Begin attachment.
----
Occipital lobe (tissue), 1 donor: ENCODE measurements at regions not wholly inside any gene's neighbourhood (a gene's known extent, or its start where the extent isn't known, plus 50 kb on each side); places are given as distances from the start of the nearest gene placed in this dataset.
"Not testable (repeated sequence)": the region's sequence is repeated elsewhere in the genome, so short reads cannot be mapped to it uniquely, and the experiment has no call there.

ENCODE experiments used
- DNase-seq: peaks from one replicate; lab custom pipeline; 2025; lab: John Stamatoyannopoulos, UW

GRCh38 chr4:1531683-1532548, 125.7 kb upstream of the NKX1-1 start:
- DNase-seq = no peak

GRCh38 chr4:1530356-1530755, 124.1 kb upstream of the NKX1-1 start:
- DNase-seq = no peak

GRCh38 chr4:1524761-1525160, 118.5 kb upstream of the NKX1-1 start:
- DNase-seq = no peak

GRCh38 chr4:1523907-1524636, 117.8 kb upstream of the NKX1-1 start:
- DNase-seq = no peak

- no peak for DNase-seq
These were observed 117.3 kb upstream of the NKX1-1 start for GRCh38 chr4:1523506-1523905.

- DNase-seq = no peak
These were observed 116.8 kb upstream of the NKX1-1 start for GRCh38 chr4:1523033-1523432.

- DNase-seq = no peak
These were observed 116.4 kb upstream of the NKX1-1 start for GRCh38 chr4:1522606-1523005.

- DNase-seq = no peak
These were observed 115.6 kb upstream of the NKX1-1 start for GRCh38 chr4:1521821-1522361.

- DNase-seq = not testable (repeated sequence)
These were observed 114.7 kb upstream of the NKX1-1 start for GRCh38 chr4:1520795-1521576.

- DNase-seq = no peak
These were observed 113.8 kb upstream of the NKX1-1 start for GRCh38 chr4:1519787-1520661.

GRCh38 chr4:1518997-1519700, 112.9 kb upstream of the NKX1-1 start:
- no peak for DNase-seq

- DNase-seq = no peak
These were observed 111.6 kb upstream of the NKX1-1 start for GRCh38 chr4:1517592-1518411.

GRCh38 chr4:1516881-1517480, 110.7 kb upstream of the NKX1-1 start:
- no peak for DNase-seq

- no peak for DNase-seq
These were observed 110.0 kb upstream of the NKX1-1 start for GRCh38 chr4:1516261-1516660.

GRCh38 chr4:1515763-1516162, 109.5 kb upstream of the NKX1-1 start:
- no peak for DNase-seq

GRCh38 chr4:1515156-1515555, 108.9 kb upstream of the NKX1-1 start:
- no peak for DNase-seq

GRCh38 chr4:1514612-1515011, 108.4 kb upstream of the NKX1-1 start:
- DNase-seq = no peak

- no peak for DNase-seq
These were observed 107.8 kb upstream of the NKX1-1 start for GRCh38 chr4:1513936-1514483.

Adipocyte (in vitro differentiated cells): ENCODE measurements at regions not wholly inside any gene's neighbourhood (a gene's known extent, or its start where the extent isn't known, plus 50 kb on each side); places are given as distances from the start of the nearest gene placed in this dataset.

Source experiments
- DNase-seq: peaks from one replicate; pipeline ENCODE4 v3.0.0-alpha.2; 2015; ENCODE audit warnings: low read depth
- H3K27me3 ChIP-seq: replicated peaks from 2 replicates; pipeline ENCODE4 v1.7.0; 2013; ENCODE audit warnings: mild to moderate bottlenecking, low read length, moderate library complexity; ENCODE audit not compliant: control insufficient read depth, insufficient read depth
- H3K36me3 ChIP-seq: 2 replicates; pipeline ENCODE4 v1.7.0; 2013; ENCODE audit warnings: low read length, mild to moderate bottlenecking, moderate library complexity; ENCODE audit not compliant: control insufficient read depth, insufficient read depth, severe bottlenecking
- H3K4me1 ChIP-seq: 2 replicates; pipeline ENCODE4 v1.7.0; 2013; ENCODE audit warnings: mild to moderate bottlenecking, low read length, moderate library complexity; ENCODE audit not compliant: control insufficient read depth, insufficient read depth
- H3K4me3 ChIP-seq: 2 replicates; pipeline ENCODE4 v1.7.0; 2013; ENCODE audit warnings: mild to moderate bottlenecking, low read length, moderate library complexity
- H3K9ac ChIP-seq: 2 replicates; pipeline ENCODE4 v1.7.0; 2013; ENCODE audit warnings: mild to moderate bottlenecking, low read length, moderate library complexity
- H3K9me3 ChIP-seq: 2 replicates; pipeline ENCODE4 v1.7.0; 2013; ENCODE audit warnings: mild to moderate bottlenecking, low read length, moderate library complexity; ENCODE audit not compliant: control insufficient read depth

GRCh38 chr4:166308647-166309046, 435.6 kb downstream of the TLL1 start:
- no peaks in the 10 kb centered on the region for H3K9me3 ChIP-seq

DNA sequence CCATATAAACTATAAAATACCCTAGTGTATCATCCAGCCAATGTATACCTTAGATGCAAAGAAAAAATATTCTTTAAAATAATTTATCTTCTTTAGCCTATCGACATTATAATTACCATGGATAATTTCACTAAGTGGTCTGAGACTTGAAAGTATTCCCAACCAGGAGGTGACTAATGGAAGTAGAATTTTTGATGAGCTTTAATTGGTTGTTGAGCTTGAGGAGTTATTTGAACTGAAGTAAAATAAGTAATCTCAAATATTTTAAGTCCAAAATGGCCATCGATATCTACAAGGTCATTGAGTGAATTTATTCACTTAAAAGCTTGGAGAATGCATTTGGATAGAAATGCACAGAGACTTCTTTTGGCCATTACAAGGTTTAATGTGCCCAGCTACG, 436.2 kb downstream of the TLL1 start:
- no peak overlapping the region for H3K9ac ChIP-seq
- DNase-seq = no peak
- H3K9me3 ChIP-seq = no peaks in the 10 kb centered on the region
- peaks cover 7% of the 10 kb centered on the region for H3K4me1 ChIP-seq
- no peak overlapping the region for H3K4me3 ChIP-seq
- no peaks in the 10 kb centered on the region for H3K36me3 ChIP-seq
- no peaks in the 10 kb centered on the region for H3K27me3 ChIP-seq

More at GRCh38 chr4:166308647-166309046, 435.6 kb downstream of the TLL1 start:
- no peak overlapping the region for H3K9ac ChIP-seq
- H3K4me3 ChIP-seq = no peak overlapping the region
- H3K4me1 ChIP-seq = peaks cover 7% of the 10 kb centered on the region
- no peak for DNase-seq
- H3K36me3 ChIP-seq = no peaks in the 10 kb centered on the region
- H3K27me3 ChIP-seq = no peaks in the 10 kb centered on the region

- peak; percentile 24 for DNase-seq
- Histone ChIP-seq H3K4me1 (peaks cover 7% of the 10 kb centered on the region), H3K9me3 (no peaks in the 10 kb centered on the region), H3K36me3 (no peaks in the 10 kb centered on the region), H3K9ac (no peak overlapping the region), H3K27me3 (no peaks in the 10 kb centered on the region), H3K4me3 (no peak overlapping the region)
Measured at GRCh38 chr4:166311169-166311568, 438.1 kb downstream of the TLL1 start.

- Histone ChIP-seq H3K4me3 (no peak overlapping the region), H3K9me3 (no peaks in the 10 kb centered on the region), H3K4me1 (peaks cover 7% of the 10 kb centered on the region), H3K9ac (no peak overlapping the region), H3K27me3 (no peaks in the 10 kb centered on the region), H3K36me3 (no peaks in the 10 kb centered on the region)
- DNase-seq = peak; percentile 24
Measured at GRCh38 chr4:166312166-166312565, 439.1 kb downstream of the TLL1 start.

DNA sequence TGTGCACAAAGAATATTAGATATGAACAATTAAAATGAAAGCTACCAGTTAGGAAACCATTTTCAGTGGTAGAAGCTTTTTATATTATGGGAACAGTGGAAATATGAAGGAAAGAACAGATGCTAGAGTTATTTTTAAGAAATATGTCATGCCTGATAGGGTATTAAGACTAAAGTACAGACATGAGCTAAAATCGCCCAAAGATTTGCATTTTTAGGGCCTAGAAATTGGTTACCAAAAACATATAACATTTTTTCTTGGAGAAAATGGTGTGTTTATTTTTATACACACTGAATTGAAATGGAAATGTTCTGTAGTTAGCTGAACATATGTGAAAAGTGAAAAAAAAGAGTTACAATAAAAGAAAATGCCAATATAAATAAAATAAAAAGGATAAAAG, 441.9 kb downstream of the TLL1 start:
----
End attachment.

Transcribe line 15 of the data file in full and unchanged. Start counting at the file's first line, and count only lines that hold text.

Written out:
- DNase-seq = no peak